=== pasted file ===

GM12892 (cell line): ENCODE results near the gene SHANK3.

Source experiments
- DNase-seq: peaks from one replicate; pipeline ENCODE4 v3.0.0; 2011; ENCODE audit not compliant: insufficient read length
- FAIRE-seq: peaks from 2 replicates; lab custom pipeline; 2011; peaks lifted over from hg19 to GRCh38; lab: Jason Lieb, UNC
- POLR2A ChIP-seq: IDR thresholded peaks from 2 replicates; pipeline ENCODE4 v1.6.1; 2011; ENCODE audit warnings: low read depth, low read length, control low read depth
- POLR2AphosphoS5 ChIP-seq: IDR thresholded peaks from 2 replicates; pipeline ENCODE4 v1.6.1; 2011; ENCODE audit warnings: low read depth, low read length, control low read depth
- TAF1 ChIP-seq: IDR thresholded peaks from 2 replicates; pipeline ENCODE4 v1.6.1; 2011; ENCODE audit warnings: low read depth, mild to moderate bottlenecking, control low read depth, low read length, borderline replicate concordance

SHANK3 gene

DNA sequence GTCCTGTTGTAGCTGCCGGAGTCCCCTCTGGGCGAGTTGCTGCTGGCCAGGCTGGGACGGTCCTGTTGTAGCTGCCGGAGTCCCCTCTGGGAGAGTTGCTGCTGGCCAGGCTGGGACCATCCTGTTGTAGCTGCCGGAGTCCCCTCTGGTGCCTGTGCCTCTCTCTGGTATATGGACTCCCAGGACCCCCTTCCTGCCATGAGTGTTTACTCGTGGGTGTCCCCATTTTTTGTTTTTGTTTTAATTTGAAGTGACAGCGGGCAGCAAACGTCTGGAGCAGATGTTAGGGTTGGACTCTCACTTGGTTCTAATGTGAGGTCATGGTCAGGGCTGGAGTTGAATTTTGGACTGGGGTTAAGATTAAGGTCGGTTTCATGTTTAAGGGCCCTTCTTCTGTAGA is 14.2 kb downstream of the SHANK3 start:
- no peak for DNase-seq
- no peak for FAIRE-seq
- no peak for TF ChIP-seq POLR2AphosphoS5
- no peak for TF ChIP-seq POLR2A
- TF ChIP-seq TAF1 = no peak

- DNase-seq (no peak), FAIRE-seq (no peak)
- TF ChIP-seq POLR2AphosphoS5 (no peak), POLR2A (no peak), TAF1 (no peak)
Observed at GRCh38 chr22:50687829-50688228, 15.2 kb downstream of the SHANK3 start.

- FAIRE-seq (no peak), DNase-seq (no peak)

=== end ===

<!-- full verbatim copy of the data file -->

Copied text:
GM12892 (cell line): ENCODE results near the gene SHANK3.

Source experiments
- DNase-seq: peaks from one replicate; pipeline ENCODE4 v3.0.0; 2011; ENCODE audit not compliant: insufficient read length
- FAIRE-seq: peaks from 2 replicates; lab custom pipeline; 2011; peaks lifted over from hg19 to GRCh38; lab: Jason Lieb, UNC
- POLR2A ChIP-seq: IDR thresholded peaks from 2 replicates; pipeline ENCODE4 v1.6.1; 2011; ENCODE audit warnings: low read depth, low read length, control low read depth
- POLR2AphosphoS5 ChIP-seq: IDR thresholded peaks from 2 replicates; pipeline ENCODE4 v1.6.1; 2011; ENCODE audit warnings: low read depth, low read length, control low read depth
- TAF1 ChIP-seq: IDR thresholded peaks from 2 replicates; pipeline ENCODE4 v1.6.1; 2011; ENCODE audit warnings: low read depth, mild to moderate bottlenecking, control low read depth, low read length, borderline replicate concordance

SHANK3 gene

DNA sequence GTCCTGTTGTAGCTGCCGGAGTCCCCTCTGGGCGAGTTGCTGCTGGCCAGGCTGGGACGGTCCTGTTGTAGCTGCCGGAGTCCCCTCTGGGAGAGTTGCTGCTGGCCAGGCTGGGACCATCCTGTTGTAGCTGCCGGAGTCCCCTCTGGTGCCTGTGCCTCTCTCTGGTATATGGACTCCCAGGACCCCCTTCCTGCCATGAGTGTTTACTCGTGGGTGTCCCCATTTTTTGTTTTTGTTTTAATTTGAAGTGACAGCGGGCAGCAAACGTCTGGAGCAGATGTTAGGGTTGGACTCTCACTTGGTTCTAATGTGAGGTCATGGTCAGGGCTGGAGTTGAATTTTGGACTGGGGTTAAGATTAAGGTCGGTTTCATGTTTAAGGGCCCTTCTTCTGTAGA is 14.2 kb downstream of the SHANK3 start:
- no peak for DNase-seq
- no peak for FAIRE-seq
- no peak for TF ChIP-seq POLR2AphosphoS5
- no peak for TF ChIP-seq POLR2A
- TF ChIP-seq TAF1 = no peak

- DNase-seq (no peak), FAIRE-seq (no peak)
- TF ChIP-seq POLR2AphosphoS5 (no peak), POLR2A (no peak), TAF1 (no peak)
Observed at GRCh38 chr22:50687829-50688228, 15.2 kb downstream of the SHANK3 start.

- FAIRE-seq (no peak), DNase-seq (no peak)